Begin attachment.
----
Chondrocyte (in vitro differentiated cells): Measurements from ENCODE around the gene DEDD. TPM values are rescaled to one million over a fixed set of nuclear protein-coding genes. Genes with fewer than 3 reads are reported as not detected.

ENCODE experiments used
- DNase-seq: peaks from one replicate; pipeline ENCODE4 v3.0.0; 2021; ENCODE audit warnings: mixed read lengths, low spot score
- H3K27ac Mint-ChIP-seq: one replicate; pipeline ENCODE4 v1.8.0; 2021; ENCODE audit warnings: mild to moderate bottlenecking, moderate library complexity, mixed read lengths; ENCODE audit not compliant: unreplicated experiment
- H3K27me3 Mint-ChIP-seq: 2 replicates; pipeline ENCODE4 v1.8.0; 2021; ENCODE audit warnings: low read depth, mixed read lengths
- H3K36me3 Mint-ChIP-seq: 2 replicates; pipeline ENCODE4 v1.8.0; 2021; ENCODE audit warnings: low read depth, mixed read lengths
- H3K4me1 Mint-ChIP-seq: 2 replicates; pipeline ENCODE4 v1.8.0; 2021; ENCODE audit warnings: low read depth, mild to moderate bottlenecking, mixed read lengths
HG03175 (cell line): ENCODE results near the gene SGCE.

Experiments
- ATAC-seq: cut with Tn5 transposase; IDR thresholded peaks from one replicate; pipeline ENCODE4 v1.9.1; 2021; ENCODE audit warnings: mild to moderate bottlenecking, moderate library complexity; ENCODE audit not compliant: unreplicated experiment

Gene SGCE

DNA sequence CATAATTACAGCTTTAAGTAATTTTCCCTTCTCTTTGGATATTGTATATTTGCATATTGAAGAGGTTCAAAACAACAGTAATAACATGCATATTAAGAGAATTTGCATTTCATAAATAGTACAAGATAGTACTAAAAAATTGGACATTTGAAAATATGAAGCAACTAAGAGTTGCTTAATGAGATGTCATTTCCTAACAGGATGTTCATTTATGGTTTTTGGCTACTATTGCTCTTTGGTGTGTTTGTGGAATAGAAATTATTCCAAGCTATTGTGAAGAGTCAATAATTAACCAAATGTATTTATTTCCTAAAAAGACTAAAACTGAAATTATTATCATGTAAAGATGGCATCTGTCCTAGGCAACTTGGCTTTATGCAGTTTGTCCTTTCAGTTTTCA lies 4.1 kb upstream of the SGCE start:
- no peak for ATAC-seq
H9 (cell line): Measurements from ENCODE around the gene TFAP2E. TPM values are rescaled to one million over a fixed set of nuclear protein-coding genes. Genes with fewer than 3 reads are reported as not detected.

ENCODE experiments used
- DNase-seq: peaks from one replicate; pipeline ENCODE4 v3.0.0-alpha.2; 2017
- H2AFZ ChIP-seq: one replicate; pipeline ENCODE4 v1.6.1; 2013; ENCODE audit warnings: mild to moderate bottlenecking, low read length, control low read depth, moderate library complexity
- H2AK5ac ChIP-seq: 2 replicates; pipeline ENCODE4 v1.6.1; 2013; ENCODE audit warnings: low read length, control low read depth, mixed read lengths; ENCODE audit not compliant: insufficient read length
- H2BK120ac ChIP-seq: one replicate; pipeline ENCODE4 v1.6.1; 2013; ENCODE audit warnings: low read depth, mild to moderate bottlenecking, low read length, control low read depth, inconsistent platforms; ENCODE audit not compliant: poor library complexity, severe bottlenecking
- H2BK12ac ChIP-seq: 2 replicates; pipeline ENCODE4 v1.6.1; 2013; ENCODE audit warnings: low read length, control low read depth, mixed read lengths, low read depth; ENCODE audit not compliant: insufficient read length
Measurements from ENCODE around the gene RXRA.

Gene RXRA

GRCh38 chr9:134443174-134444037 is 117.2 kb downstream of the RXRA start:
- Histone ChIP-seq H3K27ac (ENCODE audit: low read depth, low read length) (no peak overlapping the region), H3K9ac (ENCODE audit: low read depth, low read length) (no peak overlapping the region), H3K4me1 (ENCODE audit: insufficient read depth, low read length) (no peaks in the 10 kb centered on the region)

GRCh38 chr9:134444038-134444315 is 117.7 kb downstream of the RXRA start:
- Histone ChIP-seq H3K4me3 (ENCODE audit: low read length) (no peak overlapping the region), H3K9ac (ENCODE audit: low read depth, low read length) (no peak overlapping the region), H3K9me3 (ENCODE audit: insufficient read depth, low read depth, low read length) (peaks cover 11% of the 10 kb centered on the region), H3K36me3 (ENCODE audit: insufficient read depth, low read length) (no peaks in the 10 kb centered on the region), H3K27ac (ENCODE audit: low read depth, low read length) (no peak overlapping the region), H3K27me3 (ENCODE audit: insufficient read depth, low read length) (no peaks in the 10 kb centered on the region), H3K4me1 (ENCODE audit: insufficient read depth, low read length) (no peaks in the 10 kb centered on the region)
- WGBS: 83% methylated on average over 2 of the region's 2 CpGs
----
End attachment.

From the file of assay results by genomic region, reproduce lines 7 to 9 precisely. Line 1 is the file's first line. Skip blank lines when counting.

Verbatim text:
- H3K4me1 Mint-ChIP-seq: 2 replicates; pipeline ENCODE4 v1.8.0; 2021; ENCODE audit warnings: low read depth, mild to moderate bottlenecking, mixed read lengths
HG03175 (cell line): ENCODE results near the gene SGCE.

Experiments